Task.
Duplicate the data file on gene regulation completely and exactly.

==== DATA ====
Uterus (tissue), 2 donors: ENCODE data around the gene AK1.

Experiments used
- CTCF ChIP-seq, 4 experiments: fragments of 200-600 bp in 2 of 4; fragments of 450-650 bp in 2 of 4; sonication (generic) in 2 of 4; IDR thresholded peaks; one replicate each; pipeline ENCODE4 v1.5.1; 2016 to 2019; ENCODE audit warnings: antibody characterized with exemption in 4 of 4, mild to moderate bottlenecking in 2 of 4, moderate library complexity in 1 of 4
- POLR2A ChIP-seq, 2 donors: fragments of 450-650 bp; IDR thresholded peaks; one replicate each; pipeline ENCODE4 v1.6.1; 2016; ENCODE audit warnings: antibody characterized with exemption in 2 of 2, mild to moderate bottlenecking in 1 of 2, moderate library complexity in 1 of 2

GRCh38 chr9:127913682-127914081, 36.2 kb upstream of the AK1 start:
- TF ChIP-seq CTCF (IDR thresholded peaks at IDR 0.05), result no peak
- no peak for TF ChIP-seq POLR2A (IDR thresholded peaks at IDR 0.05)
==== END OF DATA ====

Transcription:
Uterus (tissue), 2 donors: ENCODE data around the gene AK1.

Experiments used
- CTCF ChIP-seq, 4 experiments: fragments of 200-600 bp in 2 of 4; fragments of 450-650 bp in 2 of 4; sonication (generic) in 2 of 4; IDR thresholded peaks; one replicate each; pipeline ENCODE4 v1.5.1; 2016 to 2019; ENCODE audit warnings: antibody characterized with exemption in 4 of 4, mild to moderate bottlenecking in 2 of 4, moderate library complexity in 1 of 4
- POLR2A ChIP-seq, 2 donors: fragments of 450-650 bp; IDR thresholded peaks; one replicate each; pipeline ENCODE4 v1.6.1; 2016; ENCODE audit warnings: antibody characterized with exemption in 2 of 2, mild to moderate bottlenecking in 1 of 2, moderate library complexity in 1 of 2

GRCh38 chr9:127913682-127914081, 36.2 kb upstream of the AK1 start:
- TF ChIP-seq CTCF (IDR thresholded peaks at IDR 0.05), result no peak
- no peak for TF ChIP-seq POLR2A (IDR thresholded peaks at IDR 0.05)